It will be seen that under such circumstances, the fuel cam will rotate at crank shaft speed so that the fuel injection plungers are actuated at a speed to cause the fuel charges to be injected under high pressure and in finely atomized condition into sufficiently compressed air to result in ignition even though the fuel charge be minimum and the rotation of the crank shaft be slow, which condition would not be present if the fuel cam were driven at its normal operation rotation which would be one-eighth crank shaft speed and therefore eight times as slow as when operating at crank shaft speed. It will be noted in this connection that there will be eight times as many fuel injections during starting operation of the engine as when the engine is operated under load. The injections occurring during the working, exhaust and suction strokes are of course wasted and obviously have no effect upon the operation of the engine. The timing of the last fuel injection during the air compression stroke corresponds to that of the injection occurring during operation of the engine under load at which time the air charge is compressed sufliciently to produce a temperature which will cause ignition of the mixture. Prior to the time of such injection in the compression stroke, the air is not sufiiciently compressed to cause ignition of a mixture and hence fuel injections occurring prior to the last one in the compression stroke will not burn and such injections generally move out of suspension, in liquid form, before the air reaches a temperature which will cause burning. Such condition is usually accentuated by the cold condition of the cylinders when starting. Furthermore, the glow plugs continue to be energized during the first fuel injections and thereby assist in vaporizing the fuel charges so that this helps in assisting starting. The inertia starter is of the character such that it will turn the crank shaft over two or three times, and I have found that this amount of rotation is suiiicient to start the combustion in the engine even though surrounding temperature conditions are low.

It will be seen that the method of and mechanism for starting the engine herein described is fool-proof because of the latch 87, and that the starting mechanism and glow plugs are controlled through a single mechanism, the movement of which causes the desired results in a predetermined sequence.

It will be understood that the operator must maintain sufiicient force against the lever 101 to maintain the cylinder 113 in the positions shown in Figs. 6 and 9, and in'Figs. 7 and 10, and upon manual release of the lever 101, the spring 124 will cause the cylinder and its shaft to move into the position shown in Figs. 5 and 8, so that after combustion has started, the operator releases the lever 101 whereupon the glow plugs are de-energized, the jaw end of the shaft 71 moves away from the crank shaft, and the shaft 59 is moved by the spring 61 to cause the clutch 54 to move away from engagement with the clutch element 53 into engagement with the dogs on the air valve cam, such relation of the clutch changing the fuel cam drive from the crank shaft to the air cam so that the fuel cam will thereby continue rotation at one-eighth crank shaft speed after the starter mechanism has been released. When the engine ceases operation, the lever 86 is moved so that the latch 37 will retain the shaft 59 in lockedposition.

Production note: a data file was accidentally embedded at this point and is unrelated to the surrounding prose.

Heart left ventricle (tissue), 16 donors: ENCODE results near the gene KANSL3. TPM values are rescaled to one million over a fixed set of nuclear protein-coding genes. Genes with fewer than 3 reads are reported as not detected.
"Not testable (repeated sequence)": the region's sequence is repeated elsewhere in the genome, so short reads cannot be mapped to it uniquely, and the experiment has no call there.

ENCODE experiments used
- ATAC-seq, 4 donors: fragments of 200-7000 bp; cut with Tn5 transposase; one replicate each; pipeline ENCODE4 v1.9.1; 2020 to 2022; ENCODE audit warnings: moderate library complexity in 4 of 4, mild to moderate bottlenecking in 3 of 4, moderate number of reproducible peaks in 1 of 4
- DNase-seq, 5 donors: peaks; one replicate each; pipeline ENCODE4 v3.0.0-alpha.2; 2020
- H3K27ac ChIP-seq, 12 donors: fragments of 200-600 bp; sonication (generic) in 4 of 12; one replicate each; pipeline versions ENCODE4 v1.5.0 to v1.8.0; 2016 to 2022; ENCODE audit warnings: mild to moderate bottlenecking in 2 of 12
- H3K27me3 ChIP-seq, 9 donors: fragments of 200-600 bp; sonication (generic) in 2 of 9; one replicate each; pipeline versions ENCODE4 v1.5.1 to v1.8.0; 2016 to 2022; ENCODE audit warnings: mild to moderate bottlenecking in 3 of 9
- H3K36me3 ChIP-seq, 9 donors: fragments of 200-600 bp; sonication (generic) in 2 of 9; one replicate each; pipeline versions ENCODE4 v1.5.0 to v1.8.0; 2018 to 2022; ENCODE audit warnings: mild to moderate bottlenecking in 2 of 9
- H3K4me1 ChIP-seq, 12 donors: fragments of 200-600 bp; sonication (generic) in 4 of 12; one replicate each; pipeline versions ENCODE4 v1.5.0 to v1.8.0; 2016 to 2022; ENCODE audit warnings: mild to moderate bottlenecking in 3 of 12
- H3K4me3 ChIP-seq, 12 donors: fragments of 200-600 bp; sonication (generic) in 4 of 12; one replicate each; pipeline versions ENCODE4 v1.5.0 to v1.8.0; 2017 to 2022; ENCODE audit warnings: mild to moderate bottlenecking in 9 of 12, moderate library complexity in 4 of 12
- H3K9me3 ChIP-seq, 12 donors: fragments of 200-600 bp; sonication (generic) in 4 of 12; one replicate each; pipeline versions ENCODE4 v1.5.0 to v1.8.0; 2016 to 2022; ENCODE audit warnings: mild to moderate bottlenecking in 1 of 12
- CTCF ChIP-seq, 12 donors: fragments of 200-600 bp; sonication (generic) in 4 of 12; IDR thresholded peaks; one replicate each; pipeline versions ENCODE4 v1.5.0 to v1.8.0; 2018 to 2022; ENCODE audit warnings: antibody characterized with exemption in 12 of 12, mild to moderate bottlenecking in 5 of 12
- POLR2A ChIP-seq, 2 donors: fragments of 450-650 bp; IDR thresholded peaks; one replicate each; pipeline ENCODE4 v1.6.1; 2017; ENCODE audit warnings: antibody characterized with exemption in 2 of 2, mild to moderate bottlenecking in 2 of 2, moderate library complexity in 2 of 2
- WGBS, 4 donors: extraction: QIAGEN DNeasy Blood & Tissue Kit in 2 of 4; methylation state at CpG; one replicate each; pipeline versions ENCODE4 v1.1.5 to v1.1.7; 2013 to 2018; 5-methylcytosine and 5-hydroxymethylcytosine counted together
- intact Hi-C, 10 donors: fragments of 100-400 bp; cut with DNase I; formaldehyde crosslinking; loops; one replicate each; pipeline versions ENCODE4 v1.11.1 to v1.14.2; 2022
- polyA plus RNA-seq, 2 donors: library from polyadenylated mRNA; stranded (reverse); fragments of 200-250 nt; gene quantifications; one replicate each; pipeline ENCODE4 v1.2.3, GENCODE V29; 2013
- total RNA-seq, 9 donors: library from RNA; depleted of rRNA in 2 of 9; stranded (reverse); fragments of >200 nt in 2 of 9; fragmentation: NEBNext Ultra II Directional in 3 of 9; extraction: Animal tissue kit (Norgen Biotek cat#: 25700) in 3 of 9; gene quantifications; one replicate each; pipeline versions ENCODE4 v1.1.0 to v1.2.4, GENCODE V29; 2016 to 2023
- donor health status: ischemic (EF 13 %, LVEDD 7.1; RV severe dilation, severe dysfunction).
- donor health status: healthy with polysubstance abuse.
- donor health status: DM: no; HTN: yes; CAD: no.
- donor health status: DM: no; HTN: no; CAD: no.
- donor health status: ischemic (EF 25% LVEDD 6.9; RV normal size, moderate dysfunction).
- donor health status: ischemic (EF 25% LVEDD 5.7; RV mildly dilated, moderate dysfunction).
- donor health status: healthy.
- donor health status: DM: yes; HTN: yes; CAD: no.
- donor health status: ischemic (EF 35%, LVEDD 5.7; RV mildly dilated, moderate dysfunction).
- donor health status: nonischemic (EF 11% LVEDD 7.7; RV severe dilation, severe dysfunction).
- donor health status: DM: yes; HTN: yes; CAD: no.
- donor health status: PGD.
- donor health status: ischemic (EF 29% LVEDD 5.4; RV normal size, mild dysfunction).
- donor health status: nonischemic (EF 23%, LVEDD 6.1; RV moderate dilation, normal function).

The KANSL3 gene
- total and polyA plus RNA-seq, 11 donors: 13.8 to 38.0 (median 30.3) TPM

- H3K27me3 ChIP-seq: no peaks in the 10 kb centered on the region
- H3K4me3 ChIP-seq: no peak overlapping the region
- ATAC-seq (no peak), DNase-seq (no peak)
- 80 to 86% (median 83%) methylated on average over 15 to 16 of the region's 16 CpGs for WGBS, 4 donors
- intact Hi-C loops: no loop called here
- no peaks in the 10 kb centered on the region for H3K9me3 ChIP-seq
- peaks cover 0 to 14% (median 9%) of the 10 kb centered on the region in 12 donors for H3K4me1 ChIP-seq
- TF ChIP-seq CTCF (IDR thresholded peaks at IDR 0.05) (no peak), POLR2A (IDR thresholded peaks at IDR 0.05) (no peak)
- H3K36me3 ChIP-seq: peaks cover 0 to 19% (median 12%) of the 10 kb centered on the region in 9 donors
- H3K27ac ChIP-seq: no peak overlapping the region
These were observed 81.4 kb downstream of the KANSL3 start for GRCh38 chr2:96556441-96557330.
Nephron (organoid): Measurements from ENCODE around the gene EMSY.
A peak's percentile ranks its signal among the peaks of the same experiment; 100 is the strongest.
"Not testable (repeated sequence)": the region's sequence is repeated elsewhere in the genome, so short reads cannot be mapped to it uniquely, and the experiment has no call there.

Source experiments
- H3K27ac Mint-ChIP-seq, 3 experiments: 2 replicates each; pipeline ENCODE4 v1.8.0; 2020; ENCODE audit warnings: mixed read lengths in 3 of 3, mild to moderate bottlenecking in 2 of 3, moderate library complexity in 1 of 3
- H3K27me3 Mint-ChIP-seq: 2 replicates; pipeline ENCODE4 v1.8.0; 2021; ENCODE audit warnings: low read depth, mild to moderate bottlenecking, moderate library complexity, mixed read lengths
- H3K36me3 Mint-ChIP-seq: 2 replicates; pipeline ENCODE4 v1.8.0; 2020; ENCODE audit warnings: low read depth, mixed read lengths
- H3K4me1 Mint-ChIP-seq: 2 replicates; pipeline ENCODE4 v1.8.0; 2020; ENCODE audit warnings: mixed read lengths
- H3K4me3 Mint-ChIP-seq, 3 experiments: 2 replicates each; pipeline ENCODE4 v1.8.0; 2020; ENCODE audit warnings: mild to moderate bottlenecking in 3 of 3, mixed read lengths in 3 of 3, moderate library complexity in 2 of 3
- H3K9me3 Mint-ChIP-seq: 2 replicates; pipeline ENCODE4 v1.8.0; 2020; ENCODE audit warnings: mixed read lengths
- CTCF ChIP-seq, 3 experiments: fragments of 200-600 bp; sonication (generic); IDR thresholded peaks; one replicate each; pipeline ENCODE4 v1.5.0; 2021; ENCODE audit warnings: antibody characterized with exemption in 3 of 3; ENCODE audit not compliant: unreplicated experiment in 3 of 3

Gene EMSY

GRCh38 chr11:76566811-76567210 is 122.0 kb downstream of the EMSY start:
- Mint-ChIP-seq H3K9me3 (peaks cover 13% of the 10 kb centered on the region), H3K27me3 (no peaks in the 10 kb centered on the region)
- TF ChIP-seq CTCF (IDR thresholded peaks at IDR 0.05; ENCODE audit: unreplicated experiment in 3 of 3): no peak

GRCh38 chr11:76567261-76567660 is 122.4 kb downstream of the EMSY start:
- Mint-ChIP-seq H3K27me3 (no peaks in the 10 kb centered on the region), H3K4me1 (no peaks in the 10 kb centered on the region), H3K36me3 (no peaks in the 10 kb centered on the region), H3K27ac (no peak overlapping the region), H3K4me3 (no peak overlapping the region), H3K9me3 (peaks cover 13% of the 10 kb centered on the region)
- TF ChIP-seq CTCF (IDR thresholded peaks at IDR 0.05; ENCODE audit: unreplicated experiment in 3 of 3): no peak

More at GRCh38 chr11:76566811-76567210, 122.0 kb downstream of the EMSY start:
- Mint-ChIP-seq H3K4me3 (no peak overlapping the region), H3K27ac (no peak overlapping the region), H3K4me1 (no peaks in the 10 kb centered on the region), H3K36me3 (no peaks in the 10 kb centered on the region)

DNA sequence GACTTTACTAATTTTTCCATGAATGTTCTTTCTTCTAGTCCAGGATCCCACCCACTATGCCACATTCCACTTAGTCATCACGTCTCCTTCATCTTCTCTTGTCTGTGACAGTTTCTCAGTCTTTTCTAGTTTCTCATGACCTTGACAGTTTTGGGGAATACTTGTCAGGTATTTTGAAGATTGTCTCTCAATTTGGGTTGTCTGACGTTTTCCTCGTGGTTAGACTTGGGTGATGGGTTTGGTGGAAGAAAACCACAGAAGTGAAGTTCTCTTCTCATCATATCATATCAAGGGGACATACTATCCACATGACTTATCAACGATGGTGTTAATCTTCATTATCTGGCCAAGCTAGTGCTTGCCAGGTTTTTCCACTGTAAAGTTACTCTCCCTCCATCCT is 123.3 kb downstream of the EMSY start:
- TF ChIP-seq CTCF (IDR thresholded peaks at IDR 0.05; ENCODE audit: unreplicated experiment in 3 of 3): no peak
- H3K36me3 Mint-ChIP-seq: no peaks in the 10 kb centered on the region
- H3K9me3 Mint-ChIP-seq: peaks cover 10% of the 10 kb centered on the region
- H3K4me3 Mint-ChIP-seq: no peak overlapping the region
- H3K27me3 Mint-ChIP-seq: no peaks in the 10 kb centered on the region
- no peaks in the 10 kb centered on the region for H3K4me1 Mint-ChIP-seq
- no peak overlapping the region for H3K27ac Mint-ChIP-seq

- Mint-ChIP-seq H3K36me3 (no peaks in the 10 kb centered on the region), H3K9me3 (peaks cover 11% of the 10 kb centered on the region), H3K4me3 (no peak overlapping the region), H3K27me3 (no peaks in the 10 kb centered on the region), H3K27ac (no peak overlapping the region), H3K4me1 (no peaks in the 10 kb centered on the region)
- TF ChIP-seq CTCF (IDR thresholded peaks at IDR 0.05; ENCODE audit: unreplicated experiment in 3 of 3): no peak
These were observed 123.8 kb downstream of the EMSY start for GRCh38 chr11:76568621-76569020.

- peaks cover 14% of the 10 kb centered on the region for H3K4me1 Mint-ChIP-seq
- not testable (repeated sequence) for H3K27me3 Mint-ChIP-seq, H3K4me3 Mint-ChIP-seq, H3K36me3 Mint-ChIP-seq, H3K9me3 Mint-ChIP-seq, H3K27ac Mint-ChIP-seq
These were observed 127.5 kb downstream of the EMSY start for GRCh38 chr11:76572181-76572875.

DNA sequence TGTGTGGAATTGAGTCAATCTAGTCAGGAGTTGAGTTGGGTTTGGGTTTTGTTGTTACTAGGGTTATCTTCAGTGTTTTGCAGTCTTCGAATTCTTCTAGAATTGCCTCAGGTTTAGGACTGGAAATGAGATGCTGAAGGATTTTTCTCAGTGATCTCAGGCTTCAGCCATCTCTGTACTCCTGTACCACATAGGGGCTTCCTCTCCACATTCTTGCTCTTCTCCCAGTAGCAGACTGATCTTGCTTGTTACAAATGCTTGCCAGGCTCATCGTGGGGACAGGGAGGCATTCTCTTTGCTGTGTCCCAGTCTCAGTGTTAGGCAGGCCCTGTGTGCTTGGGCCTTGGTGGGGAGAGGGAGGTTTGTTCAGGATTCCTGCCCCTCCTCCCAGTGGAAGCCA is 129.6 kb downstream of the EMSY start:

While a specific embodiment of the invention has been herein described, which is deemed to be new and advantageous and may be specifically claimed, it is not to be understood that the invention is limited to the exact details of the construction, as it will be apparent that changes may be made therein without departing from the spirit or scope of the invention.

What is claimed is:

1. In an internal combustion engine, a fuel injector actuating cam, two engine driven mechanisms operating at different speeds, and a clutch for connect ng either of the mechanisms in operating relation with the cam.

2. In an internal combustion engine, a fuel injector actuating cam, engine driven mechanism operating at crank shaft speed, another engine driven mechanism operating at less than crank shaft speed, and a clutch shiftable to associate either of said mechanisms in driving relation with the cam.

3. In an internal combustion engine, a fuel injector actuating cam, an engine driven mechanism, another engine driven mechanism operating at a slower speed than the first mentioned mechanism and including a cam, and a clutch associating the fuel injector actuating cam in driven relation with the high speed mechanism or with the cam of the slower speed mechanism.

4. In an internal combustion engine, a fuel injector actuating cam, two separate engine driven mechanisms operating at different speeds, a clutch for associating either mechanism in driving relation with the cam, and means normally maintaining the clutch in relation associating the slower speed mechanism in driving relation with the clutch.

5. In an internal combustion engine, a fuel injector actuating cam, two engine driven mechanisms operating at different speeds, a clutch for associating either mechanism in driving relation with the cam, and means for locking the clutch out of driving relation with said mechanisms.

6. In an internal combustion engine, a fuel injector actuating cam, mechanism for driving said cam during engine operation, another faster mechanism for driving the cam when starting, and a clutch for engaging either of said mechanisms with the cam.

'7. In an internal combustion engine, a fuel injector actuating mechanism comprising a cam freely mounted, another engine driven cam, and a shiftable driving connection between said cams.

8. In an internal combustion engine, a fuel injector actuating mechanism comprising in combination an engine driven cam for operating a valve, another cam for actuating the injector,

and a clutch for connecting the injector cam in driven relation either with the valve cam or the engine crank shaft.